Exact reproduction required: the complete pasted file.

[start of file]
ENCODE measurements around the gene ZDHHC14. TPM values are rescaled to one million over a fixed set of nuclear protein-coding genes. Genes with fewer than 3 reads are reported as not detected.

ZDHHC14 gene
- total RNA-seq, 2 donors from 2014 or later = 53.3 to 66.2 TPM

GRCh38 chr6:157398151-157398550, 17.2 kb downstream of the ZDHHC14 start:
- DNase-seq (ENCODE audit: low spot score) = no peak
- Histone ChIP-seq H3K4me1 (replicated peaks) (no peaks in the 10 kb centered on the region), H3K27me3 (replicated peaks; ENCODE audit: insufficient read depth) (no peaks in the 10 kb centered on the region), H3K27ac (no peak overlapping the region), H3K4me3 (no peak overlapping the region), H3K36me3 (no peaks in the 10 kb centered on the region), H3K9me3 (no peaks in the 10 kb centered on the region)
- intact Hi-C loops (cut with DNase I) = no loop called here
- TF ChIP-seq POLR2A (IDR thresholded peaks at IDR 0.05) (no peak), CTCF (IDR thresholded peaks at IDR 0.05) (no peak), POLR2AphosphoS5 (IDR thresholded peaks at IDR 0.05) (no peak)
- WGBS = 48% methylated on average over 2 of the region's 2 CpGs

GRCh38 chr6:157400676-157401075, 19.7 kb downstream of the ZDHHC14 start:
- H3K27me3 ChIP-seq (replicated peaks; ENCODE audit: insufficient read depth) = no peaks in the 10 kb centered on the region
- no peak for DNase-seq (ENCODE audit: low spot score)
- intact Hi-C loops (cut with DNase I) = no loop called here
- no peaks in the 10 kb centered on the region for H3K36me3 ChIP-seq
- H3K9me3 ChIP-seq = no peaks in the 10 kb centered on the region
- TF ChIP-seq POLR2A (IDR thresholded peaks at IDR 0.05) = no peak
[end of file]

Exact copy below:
ENCODE measurements around the gene ZDHHC14. TPM values are rescaled to one million over a fixed set of nuclear protein-coding genes. Genes with fewer than 3 reads are reported as not detected.

ZDHHC14 gene
- total RNA-seq, 2 donors from 2014 or later = 53.3 to 66.2 TPM

GRCh38 chr6:157398151-157398550, 17.2 kb downstream of the ZDHHC14 start:
- DNase-seq (ENCODE audit: low spot score) = no peak
- Histone ChIP-seq H3K4me1 (replicated peaks) (no peaks in the 10 kb centered on the region), H3K27me3 (replicated peaks; ENCODE audit: insufficient read depth) (no peaks in the 10 kb centered on the region), H3K27ac (no peak overlapping the region), H3K4me3 (no peak overlapping the region), H3K36me3 (no peaks in the 10 kb centered on the region), H3K9me3 (no peaks in the 10 kb centered on the region)
- intact Hi-C loops (cut with DNase I) = no loop called here
- TF ChIP-seq POLR2A (IDR thresholded peaks at IDR 0.05) (no peak), CTCF (IDR thresholded peaks at IDR 0.05) (no peak), POLR2AphosphoS5 (IDR thresholded peaks at IDR 0.05) (no peak)
- WGBS = 48% methylated on average over 2 of the region's 2 CpGs

GRCh38 chr6:157400676-157401075, 19.7 kb downstream of the ZDHHC14 start:
- H3K27me3 ChIP-seq (replicated peaks; ENCODE audit: insufficient read depth) = no peaks in the 10 kb centered on the region
- no peak for DNase-seq (ENCODE audit: low spot score)
- intact Hi-C loops (cut with DNase I) = no loop called here
- no peaks in the 10 kb centered on the region for H3K36me3 ChIP-seq
- H3K9me3 ChIP-seq = no peaks in the 10 kb centered on the region
- TF ChIP-seq POLR2A (IDR thresholded peaks at IDR 0.05) = no peak